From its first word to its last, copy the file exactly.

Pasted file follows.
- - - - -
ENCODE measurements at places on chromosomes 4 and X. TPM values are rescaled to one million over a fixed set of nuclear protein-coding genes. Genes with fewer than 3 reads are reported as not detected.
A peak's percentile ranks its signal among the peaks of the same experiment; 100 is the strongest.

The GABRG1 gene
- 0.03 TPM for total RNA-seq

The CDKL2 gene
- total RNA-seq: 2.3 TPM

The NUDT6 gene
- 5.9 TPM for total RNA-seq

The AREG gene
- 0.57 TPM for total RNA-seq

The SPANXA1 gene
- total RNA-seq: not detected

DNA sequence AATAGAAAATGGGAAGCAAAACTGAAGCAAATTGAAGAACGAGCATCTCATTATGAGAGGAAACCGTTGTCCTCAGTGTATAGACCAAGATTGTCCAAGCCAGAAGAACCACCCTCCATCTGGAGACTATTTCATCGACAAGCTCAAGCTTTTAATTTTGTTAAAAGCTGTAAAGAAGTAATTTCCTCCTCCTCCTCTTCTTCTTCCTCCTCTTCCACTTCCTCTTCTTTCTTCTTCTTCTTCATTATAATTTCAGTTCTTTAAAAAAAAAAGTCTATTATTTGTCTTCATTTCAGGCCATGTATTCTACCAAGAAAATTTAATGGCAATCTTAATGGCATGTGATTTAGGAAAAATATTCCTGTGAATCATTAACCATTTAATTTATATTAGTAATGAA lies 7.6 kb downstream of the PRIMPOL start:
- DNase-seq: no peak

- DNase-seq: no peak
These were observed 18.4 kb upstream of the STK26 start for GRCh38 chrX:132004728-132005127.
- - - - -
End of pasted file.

ENCODE measurements at places on chromosomes 4 and X. TPM values are rescaled to one million over a fixed set of nuclear protein-coding genes. Genes with fewer than 3 reads are reported as not detected.
A peak's percentile ranks its signal among the peaks of the same experiment; 100 is the strongest.

The GABRG1 gene
- 0.03 TPM for total RNA-seq

The CDKL2 gene
- total RNA-seq: 2.3 TPM

The NUDT6 gene
- 5.9 TPM for total RNA-seq

The AREG gene
- 0.57 TPM for total RNA-seq

The SPANXA1 gene
- total RNA-seq: not detected

DNA sequence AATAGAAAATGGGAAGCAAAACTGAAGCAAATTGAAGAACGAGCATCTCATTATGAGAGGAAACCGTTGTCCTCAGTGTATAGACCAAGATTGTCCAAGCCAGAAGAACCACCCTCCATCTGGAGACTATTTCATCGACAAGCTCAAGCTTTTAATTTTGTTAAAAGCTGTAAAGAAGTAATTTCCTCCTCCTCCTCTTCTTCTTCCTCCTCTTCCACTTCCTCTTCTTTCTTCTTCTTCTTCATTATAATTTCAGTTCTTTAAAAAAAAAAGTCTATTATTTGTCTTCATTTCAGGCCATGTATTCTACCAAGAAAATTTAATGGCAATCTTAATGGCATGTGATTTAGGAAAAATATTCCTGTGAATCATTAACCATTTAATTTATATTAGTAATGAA lies 7.6 kb downstream of the PRIMPOL start:
- DNase-seq: no peak

- DNase-seq: no peak
These were observed 18.4 kb upstream of the STK26 start for GRCh38 chrX:132004728-132005127.